MiCA Could Still Be Delayed by EU Parliamentarians Over Proof-of-Work Provision
By Sandali Handagama
EU parliamentarians that supported the controversial provision seeking to limit proof-of-work crypto could make one last stand if the MiCA draft goes for a full parliamentary vote.
The next 24 hours may be critical for crypto enthusiasts in the European Union (EU) as lawmakers negotiate a mandate for the proposed landmark legislation for digital assets before it moves on to the next phase of discussions.
European parliamentarians that have been calling for measures aimed at restricting the use of cryptocurrencies that rely on the energy-intensive computing process called proof-of-work in the EU could still stall the proposed Markets in Crypto Assets (MiCA) framework, the EU’s sweeping regulatory package for cryptocurrencies. Meanwhile, EU legislators are also split on which agency should enforce MiCA.
EU parliamentarian Stefan Berger, who is tasked with overseeing MiCA through the EU’s legislative process, tweeted on Tuesday that the MiCA negotiating mandate for the upcoming trilogue (three-way discussions between the EU parliament, commission and council) “can be challenged if a tenth of the MEPs (71 votes) are in favor.”
The deadline to decide is Wednesday, Berger said, adding that, if these votes come together, the entire parliament would have to vote on it in April.
“I hope it does not go to plenary. I don’t know. To be honest, I don’t know. Let’s see. This is politics,” said Berger during an interview with CoinDesk on Wednesday.
Berger fears that if the legislation does go to a plenary session, some parliamentarians may make one last attempt to stop the MiCA draft in its current form, which does not include the provision to ban proof-of-work.
Last week, relief swept through the European Union’s (EU) crypto community after a MiCA draft shed a divisive provision that could have effectively banned bitcoin (BTC) over energy concerns as it passed through a parliamentary committee vote last week.
“I am more than relieved that the [committee] voted against the ban of proof-of-work-based assets for EU companies in the end,” said Patrick Hansen, head of strategy at Unstoppable Finance and an outspoken critic of the political movement targeted at limiting proof-of-work cryptocurrencies in the EU.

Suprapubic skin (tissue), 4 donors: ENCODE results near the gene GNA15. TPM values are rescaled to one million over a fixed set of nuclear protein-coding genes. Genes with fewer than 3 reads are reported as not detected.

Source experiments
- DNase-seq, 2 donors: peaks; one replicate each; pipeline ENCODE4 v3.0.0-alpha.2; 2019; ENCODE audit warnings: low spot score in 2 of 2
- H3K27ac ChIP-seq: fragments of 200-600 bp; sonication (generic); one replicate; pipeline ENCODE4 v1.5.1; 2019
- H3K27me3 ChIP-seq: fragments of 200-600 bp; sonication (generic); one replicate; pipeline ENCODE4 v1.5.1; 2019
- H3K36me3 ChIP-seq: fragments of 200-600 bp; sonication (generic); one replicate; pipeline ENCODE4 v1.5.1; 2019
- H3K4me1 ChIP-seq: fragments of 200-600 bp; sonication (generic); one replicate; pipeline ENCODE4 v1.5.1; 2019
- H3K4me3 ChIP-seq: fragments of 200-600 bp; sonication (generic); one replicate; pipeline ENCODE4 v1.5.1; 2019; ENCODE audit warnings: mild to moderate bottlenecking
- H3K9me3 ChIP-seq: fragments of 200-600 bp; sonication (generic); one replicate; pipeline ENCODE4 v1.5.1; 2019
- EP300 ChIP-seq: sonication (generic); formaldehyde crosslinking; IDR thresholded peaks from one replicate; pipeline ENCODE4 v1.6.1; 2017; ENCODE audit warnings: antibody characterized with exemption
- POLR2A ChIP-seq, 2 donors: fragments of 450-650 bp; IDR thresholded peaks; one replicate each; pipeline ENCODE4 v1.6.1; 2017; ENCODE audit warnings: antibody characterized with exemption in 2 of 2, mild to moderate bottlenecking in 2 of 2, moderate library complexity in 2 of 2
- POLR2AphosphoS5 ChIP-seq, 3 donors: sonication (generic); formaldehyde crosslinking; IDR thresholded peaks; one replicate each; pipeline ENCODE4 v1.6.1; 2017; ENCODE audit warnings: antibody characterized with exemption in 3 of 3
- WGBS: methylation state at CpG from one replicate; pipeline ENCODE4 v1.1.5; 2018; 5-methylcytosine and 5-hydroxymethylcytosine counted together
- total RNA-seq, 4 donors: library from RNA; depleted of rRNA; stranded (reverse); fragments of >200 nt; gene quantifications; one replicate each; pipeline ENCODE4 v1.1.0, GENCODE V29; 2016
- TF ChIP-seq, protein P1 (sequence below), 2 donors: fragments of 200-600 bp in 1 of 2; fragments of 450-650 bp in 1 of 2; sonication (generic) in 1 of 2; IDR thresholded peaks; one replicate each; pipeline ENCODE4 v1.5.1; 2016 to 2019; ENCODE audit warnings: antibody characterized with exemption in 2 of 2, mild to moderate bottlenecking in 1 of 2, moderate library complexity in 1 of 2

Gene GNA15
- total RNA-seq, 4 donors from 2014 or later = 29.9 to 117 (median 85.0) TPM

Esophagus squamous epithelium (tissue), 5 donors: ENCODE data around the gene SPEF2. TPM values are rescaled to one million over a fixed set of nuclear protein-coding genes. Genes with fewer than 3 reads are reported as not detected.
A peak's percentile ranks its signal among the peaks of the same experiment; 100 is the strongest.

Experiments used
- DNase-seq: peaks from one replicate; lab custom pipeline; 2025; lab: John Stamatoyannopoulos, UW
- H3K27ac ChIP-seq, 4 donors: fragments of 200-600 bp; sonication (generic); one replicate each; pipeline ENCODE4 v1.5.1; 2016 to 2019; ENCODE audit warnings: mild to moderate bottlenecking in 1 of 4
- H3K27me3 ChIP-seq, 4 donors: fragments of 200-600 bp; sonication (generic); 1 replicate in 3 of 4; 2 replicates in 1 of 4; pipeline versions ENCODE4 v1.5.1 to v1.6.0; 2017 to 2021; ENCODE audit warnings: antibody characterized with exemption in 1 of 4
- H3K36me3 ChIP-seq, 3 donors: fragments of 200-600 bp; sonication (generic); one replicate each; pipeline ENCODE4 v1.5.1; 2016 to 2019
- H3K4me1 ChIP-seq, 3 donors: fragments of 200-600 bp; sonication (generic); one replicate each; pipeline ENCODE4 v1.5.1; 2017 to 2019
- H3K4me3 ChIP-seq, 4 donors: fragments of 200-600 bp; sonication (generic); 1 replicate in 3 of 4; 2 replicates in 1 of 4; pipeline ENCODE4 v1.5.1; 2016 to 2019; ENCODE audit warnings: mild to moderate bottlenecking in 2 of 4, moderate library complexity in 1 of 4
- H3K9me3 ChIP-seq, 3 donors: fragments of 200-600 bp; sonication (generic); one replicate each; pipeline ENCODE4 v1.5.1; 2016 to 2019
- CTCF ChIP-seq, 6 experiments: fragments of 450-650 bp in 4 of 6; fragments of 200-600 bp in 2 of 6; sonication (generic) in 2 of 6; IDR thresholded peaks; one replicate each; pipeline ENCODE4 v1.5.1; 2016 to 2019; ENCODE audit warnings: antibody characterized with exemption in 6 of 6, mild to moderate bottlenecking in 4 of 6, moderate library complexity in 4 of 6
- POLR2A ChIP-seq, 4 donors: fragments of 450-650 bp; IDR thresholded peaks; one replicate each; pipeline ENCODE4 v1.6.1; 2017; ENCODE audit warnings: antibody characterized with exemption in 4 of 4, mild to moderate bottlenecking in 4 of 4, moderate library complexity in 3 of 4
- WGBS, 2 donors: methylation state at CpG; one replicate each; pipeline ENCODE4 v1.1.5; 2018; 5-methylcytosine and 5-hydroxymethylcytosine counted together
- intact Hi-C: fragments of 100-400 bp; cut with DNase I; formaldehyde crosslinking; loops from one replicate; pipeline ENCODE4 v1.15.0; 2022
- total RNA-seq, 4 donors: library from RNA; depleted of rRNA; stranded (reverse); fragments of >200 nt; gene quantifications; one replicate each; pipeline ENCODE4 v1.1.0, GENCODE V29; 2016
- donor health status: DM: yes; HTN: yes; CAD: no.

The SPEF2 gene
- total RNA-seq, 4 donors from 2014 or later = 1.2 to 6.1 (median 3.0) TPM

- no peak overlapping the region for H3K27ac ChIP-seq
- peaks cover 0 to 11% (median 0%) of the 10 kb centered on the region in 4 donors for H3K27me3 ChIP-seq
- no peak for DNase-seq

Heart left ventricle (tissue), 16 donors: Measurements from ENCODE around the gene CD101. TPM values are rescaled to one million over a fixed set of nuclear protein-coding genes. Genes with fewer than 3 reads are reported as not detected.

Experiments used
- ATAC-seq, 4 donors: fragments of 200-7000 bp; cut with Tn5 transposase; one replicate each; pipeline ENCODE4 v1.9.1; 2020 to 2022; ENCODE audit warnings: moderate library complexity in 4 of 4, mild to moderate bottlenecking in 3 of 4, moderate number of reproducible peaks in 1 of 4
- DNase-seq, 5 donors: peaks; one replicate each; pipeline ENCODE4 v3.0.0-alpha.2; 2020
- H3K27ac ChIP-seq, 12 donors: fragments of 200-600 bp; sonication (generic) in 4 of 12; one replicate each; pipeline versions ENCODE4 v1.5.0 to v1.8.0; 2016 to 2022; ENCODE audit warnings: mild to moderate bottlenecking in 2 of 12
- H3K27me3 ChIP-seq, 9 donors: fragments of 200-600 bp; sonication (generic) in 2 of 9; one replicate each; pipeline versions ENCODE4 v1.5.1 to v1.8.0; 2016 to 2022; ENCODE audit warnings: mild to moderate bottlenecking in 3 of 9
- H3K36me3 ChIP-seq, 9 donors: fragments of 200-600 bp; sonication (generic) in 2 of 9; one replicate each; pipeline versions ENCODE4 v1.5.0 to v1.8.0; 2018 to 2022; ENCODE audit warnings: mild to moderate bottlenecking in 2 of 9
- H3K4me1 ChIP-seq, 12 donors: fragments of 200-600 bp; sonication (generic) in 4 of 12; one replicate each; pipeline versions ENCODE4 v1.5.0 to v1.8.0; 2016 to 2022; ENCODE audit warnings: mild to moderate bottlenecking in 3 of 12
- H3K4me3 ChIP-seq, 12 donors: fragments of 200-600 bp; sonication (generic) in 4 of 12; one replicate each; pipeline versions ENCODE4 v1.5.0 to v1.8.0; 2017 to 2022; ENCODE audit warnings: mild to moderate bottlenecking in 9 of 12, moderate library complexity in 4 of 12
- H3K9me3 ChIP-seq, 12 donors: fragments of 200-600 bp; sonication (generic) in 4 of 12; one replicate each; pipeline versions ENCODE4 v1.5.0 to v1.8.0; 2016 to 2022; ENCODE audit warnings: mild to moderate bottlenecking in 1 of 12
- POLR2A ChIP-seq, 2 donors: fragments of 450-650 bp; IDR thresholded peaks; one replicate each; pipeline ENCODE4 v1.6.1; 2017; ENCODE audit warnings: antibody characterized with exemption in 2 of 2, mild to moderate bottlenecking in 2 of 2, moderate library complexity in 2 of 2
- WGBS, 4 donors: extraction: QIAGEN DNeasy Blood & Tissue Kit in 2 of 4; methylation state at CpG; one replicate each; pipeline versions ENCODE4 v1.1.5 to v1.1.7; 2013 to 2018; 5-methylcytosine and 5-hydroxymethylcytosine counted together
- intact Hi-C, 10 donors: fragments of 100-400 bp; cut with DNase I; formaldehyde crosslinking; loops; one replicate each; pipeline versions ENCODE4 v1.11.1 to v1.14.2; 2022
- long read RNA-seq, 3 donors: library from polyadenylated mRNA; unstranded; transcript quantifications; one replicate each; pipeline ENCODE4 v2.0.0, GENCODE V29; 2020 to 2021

Crypto advocates, including Hansen, pointed out that although there are plans to move Ethereum to proof-of-stake, a consensus mechanism that is less energy-intensive, Bitcoin may not have the same option. Critics of the proposed provision also said that suggesting Bitcoin could be transitioned out of proof-of-work may have revealed how little lawmakers understand blockchain.
“While action against climate change is important, the solution to ban proof-of-work in the EU is misguided. It shows that the blockchain community must engage with lawmakers and educate them to make informed decisions, which are based on facts and not guided by political considerations,” said Benedikt Faupel, blockchain project manager at Bitkom, Germany’s digital industry association, in an email to CoinDesk.
Faupel added that it’s unlikely that the scrapped proof-of-work provision will find its way back into MiCA. But that doesn’t mean it’s completely out of the picture, he said.
Hansen said that there is a good chance that parliamentarians in favor of the provision would take it up with the parliament once again.
Meanwhile, although the controversial provision was essentially scrapped after last Monday’s vote, it was discarded in favor of an alternative measure that would require the European Commission, the government arm in charge of proposing new legislation in the EU, to come up with a proposal to be included in the EU taxonomy on “any crypto-asset mining activities that contribute substantially to climate change” by 2025.
“The EU taxonomy classifies economic activities according to their environmental sustainability. Thereby, states, companies and investors shall be enabled to be direct investments to sustainable economic activities in line with the European Green Deal,” Faupel said, adding that classifying proof-of-work as unsustainable under the taxonomy would make it harder for proof-of-work mining companies to attract capital.
“But it would only marginally affect other crypto businesses like exchanges,” Faupel said.
In the days following the vote, EU committee members on opposite sides of the aisle began sparring on Twitter over the result of the vote.
“We narrowly lost the vote, but the debate on this continues. Clear ecological criteria will come sooner or later & then cryptocurrencies that optimize their energy consumption will prevail. Others will disappear,” said EU parliamentarian Rasmus Andresen, who supported the provision that would require cryptocurrencies to meet climate standards in the EU on Twitter.
While Andresen said it was “absurd” that Green and Left parliamentarians pushing for this provision wanted to ban cryptocurrencies that use renewable energy, Berger, who proposed the alternative compromise that ended up winning the majority vote last week, fired back saying Andresen’s reasoning was “a clear attempt to conceal the potential for harm of one’s own proposal.”
Berger added that the ecological criteria crypto assets would have had to meet under the scrapped provision were indeed linked to a requirement to phase out of proof-of-work and amounted to “a de facto PoW ban.”
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